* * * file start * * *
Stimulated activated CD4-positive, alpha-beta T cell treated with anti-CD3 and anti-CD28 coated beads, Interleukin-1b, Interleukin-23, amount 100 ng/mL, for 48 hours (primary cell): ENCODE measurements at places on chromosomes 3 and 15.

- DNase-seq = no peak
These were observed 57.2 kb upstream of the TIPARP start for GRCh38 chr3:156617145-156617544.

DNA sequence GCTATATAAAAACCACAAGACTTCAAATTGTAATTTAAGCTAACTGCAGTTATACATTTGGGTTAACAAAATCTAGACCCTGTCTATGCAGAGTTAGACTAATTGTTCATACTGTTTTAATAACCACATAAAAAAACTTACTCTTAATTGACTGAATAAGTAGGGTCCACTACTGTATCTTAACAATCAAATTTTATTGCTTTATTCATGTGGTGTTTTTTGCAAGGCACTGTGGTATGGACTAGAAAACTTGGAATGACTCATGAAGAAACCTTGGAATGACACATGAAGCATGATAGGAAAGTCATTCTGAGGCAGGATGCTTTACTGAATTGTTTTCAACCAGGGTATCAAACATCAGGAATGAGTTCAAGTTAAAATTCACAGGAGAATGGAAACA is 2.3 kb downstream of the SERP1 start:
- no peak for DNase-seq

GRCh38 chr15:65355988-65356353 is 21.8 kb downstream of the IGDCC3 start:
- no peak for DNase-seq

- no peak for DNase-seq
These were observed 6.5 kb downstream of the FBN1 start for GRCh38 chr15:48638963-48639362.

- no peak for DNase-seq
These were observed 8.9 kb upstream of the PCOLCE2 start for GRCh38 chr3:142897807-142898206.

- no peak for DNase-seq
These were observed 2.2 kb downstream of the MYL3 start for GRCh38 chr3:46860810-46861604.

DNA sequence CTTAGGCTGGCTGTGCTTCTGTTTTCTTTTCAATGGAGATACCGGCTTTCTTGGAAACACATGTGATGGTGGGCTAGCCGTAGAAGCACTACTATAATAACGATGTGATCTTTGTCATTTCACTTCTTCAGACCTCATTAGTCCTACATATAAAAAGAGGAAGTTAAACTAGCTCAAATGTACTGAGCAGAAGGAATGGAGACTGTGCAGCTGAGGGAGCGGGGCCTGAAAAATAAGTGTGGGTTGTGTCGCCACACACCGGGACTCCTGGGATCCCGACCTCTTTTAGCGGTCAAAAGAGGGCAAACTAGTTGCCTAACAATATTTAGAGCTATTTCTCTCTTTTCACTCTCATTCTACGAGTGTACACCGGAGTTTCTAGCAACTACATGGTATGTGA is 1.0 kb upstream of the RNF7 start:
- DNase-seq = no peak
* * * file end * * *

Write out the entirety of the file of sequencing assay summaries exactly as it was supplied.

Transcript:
Stimulated activated CD4-positive, alpha-beta T cell treated with anti-CD3 and anti-CD28 coated beads, Interleukin-1b, Interleukin-23, amount 100 ng/mL, for 48 hours (primary cell): ENCODE measurements at places on chromosomes 3 and 15.

- DNase-seq = no peak
These were observed 57.2 kb upstream of the TIPARP start for GRCh38 chr3:156617145-156617544.

DNA sequence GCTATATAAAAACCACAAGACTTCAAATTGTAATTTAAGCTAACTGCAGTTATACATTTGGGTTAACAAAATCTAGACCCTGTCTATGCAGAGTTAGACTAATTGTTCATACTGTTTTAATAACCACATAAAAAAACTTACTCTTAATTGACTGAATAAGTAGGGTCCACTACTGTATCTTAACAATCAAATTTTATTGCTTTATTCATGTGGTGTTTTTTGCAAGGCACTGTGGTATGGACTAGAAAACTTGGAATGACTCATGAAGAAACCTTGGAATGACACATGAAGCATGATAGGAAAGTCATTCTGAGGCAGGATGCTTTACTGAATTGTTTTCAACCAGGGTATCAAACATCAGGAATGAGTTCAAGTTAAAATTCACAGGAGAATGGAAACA is 2.3 kb downstream of the SERP1 start:
- no peak for DNase-seq

GRCh38 chr15:65355988-65356353 is 21.8 kb downstream of the IGDCC3 start:
- no peak for DNase-seq

- no peak for DNase-seq
These were observed 6.5 kb downstream of the FBN1 start for GRCh38 chr15:48638963-48639362.

- no peak for DNase-seq
These were observed 8.9 kb upstream of the PCOLCE2 start for GRCh38 chr3:142897807-142898206.

- no peak for DNase-seq
These were observed 2.2 kb downstream of the MYL3 start for GRCh38 chr3:46860810-46861604.

DNA sequence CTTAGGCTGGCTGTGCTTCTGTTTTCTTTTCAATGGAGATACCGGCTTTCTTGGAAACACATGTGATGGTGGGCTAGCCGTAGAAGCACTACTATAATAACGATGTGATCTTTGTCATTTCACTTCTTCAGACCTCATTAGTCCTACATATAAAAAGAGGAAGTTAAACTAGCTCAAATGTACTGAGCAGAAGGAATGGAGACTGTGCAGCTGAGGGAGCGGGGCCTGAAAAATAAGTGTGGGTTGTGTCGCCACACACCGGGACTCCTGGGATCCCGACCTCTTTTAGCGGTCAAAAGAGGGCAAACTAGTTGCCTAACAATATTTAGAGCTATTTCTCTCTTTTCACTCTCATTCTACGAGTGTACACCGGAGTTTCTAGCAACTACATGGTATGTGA is 1.0 kb upstream of the RNF7 start:
- DNase-seq = no peak